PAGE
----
July 2008: Pediatric Critical Care Medicine
E Azoulay, S Chevret, J Didier, M Barboteu, C Bornstain, M Darmon, J R Le Gall, P Vexiau, B Schlemmer
We determined the prevalence and indicators of infection in intensive care unit (ICU) patients with diabetic ketoacidosis (DKA) by performing a retrospective analysis of 123 episodes of DKA (in 113 patients) managed in a medical ICU between 1990 and 1997. In univariate analysis, features associated with infection were female sex, neurological symptoms at admission, fever during the week before admission, a need for colloids, a high blood lactate level at admission, and lack of complete clearance of ketonuria within 12 h...
January 2001: Clinical Infectious Diseases: An Official Publication of the Infectious Diseases Society of America
G E Umpierrez, M DiGirolamo, J A Tuvlin, S D Isaacs, S M Bhoola, J P Kokko
PURPOSE: Diabetic ketoacidosis (DKA) and alcoholic ketoacidosis (AKA) are two medical emergencies characterized by elevated total ketone body concentration. We aimed to determine differences in pathogenesis of ketoacidosis and its metabolic consequences by comparing both at presentation and during treatment, the different metabolic products and hormones involved in the ketoacidotic state. MATERIALS AND METHODS: We studied 12 patients with DKA and 8 patients with AKA...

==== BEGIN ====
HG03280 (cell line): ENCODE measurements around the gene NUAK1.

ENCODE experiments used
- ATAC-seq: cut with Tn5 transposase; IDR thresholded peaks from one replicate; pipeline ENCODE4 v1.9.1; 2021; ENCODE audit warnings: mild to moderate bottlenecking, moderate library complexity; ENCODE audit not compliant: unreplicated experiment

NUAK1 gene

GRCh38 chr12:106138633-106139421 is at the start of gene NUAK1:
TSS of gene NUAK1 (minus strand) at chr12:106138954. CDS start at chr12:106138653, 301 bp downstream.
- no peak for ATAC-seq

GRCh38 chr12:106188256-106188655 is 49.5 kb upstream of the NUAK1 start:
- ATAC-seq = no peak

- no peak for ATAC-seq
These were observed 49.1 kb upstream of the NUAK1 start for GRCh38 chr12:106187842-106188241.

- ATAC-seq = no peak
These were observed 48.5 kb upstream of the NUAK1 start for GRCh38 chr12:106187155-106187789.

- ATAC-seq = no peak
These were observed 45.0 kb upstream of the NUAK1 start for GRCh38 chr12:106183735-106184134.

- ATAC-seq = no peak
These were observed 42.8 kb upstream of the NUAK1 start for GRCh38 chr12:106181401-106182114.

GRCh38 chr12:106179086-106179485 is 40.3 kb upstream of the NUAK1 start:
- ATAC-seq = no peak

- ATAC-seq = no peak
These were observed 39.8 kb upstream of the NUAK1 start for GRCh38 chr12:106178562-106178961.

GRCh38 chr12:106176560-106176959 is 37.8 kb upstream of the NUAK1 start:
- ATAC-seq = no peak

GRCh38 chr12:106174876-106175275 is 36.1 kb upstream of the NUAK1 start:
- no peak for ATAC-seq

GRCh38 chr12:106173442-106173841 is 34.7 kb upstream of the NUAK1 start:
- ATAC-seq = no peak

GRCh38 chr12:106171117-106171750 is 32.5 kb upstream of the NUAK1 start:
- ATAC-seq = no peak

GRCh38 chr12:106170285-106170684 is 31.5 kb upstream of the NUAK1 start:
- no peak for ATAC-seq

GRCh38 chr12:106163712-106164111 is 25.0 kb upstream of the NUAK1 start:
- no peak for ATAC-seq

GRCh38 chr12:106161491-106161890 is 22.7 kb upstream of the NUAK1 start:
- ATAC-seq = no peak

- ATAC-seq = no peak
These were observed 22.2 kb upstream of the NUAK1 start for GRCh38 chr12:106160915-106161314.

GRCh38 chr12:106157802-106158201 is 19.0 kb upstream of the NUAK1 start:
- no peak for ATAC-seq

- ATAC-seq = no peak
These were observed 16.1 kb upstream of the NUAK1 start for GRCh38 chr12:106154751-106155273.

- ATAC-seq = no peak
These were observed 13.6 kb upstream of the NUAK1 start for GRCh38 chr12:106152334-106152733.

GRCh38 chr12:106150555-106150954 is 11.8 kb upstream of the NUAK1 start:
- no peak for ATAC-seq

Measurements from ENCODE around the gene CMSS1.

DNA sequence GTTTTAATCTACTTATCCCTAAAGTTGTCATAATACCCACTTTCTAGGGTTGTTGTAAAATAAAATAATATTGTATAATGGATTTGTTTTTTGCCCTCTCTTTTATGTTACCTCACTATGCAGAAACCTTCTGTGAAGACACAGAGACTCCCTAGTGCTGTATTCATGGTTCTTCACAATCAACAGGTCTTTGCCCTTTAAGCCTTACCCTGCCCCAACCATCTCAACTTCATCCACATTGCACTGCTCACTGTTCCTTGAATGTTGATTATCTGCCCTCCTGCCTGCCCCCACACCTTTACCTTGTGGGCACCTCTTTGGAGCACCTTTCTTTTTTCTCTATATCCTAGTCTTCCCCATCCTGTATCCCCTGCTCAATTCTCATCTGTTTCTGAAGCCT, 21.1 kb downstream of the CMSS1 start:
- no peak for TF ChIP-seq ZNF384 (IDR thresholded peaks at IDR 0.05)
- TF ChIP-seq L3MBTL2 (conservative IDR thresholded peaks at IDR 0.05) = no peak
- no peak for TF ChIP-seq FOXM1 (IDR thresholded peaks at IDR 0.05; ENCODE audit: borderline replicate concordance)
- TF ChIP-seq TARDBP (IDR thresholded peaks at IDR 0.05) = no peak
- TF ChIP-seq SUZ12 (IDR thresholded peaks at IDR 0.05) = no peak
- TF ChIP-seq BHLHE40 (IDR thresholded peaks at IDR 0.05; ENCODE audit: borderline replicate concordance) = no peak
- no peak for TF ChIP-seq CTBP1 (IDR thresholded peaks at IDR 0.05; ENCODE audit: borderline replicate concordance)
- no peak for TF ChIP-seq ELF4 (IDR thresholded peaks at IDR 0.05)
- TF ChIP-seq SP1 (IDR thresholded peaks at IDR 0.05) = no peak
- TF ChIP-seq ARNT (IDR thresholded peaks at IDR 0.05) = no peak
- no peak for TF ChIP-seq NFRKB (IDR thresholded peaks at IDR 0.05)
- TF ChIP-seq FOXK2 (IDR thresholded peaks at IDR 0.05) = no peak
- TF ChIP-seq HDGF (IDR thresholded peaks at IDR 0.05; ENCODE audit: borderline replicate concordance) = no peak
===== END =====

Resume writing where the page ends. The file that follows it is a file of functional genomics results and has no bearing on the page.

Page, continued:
June 2000: Journal of Critical Care
A Wagner, A Risse, H L Brill, V Wienhausen-Wilke, M Rottmann, K Sondern, B Angelkort
OBJECTIVE: Despite modern concepts in therapy by low-dose insulin application and better care in intensive care units (ICUs), there still is a mortality of 5-10% for severe diabetic ketoacidosis (DKA). The aim of this study was to develop a therapy concept to reduce complications and mortality in DKA. RESEARCH DESIGN AND METHODS: From 1986 to 1997, 114 consecutive patients (mean [range]; age 34 [11-74] years) with type 1 diabetes suffering from severe DKA were treated on ICUs and investigated in a retrospective and prospective study...
May 1999: Diabetes Care
C N Huang, S H Jee, J J Hwang, Y F Kuo, L M Chuang
We report a 28-year-old young male with MELAS syndrome (mitochondrial myopathy, encephalopathy, lactic acidosis and stroke-like episodes) presenting with two previous episodes of stroke-like manifestation, lactic acidosis and mitochondrial cardiomyopathy. He was also affected with insulin-dependent diabetes mellitus (IDDM), as diagnosed by the experience of diabetic ketoacidosis (DKA), and dependence on insulin therapy. On admission, the serum lactate level was found to be increased to 5.4 mmol/l, and plasma glucose level to 7...